TotalEnergies escapes massive oil project cancellation in Eastern Africa after receiving good side of court ruling
After receiving the good side of a French court’s ruling, TotalEnergies have escaped oil project cancellation in Eastern countries Tanzania and Uganda.
A French court on Tuesday dismissed a landmark case against TotalEnergies for a massive oil project in Uganda and Tanzania after several NGOs filed a suit to suspend the controversial project.
It was the first case of its kind in France, and activists had hoped it would set a legal precedent to halt projects deemed harmful to the environment and human rights.
Six NGOs that filed the suit argued the development of the East African Crude Oil Pipeline (EACOP) failed to adhere to a “duty of vigilance”, a 2017 law that compels companies to avoid grave harm to human rights, health, safety and the environment.
The court on Tuesday ruled the case was “inadmissible”, saying the plaintiffs did not correctly follow court procedures against the French energy giant.
TotalEnergies is a multi-energy company that produces and markets energies on a global scale: oil and biofuels, natural gas and green gases, renewables.
Created in 1924 to enable France to play a key role in the great oil and gas adventure, TotalEnergies has always been driven by an authentic pioneering spirit.
Its refineries have created increasingly sophisticated products and its extensive distribution network has rolled out an ever-expanding range of services.
As for the Company’s culture, it has been forged on the ground, underpinned by an unwavering commitment to safety and performance. Throughout its long history, TotalEnergies was to frequently cross paths with two other oil companies, one French – Elf Aquitaine – and the other Belgian – Petroﬁna.
Their talent lay in being able to combine their strengths against their competitors. Such was the major challenge behind the mergers of 1999. They gave rise to the fourth oil major, a group built on a wealth of expertise and experience.
Some 20 years later, Total became TotalEnergies, driven by a powerful ambition: to be a world-class player in the energy transition and to achieve, together with society as a whole, carbon neutrality in all its global activities by 2050.
It said the plaintiffs submitted accounts to the court in December that were “substantially different” from those that were presented to TotalEnergies in a formal notice in 20 19 when the case was initiated.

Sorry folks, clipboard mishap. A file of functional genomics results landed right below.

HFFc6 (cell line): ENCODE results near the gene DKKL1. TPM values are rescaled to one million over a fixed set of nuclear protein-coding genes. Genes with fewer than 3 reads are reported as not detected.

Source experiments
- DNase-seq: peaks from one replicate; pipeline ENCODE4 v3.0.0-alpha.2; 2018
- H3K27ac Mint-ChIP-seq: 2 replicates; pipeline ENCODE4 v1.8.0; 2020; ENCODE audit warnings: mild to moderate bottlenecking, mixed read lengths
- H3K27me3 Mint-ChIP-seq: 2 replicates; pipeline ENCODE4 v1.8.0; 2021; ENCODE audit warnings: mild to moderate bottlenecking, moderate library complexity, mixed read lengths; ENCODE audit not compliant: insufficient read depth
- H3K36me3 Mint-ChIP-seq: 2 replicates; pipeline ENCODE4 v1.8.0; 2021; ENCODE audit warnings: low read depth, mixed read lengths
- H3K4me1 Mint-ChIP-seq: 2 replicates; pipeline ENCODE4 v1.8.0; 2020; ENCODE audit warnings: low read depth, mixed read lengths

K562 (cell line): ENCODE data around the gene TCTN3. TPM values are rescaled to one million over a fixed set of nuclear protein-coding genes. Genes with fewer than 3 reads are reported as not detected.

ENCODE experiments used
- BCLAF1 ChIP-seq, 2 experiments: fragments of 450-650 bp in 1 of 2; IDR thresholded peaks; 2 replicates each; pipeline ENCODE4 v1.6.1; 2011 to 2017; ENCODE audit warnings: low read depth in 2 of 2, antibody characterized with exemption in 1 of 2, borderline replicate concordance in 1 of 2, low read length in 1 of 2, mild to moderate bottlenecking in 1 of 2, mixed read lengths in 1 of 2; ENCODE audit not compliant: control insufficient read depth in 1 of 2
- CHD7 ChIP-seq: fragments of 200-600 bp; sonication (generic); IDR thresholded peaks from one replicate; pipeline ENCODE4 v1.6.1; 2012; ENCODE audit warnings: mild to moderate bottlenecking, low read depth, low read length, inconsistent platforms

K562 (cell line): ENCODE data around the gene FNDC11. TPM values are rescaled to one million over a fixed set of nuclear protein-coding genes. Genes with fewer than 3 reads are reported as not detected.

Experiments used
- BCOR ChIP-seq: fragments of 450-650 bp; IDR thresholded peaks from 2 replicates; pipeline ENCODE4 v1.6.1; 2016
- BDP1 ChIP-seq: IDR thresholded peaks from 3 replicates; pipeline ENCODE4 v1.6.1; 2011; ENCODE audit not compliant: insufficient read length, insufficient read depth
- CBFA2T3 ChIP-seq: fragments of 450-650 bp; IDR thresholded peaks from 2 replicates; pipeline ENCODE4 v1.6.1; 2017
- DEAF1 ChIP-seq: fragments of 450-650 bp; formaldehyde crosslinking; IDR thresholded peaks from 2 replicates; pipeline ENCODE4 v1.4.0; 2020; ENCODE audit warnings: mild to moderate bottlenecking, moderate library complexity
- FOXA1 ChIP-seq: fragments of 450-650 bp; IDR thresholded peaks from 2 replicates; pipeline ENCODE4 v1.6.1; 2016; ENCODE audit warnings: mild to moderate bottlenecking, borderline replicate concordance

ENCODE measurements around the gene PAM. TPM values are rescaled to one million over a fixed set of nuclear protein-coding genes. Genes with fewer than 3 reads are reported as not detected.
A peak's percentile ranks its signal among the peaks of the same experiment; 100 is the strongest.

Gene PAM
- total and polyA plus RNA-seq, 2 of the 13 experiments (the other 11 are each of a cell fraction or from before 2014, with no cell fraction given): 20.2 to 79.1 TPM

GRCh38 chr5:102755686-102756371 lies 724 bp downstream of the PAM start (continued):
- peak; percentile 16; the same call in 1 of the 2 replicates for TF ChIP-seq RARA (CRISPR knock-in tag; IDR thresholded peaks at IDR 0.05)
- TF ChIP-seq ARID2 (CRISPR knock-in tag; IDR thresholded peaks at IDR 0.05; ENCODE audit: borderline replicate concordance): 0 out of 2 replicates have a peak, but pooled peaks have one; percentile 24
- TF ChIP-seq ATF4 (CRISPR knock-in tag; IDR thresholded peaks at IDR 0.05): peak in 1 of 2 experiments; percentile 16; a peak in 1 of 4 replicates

The suit was brought by two French and four Ugandan NGOs, which accused TotalEnergies of taking land from more than 100,000 people without adequate compensation.
They also said the company drilled wells in the biodiversity-rich Murchison Falls National Park on the shores of Lake Albert.
Friends of the Earth and Survival, the two French NGOs, and the Ugandan groups denied having substantially modified their submissions to the court.
They “only clarified them and consolidated their arguments with more than 200 documents of supporting evidence”, said Juliette Renaud, a campaigner with Friends of the Earth.
The plaintiffs, which can appeal the decision, said they would speak to “the affected communities” about next steps, Renaud added.
The $10 billion oilfields and pipeline project has been hailed as an economic boon for Uganda and Tanzania, where many live in poverty, while being strongly opposed by environmentalists.
The project is being jointly developed by TotalEnergies and the China National Offshore Oil Corporation (CNOOC), along with the state-owned Uganda National Oil Company.
The 1,443-kilometre (900-mile) pipeline will transport crude from vast oilfields being developed in Lake Albert in northwestern Uganda to a Tanzanian port on the Indian Ocean.
Lake Albert, a natural border between Uganda and the Democratic Republic of Congo, lies atop an estimated 6.5 billion barrels of crude, of which about 1.4 billion barrels are currently considered recoverable.
Tanzanian Energy Minister January Makamba this month rejected the environmental and rights concerns as “propaganda”, saying the country complied with environmental, safety and human rights standards.
Tuesday’s ruling in France is the first instance of the “duty of vigilance” being tested in a courtroom.
Several legal proceedings for failure to comply with the “duty of vigilance” are underway against other French companies, including Casino, Suez, Yves Rocher and BNP Paribas.
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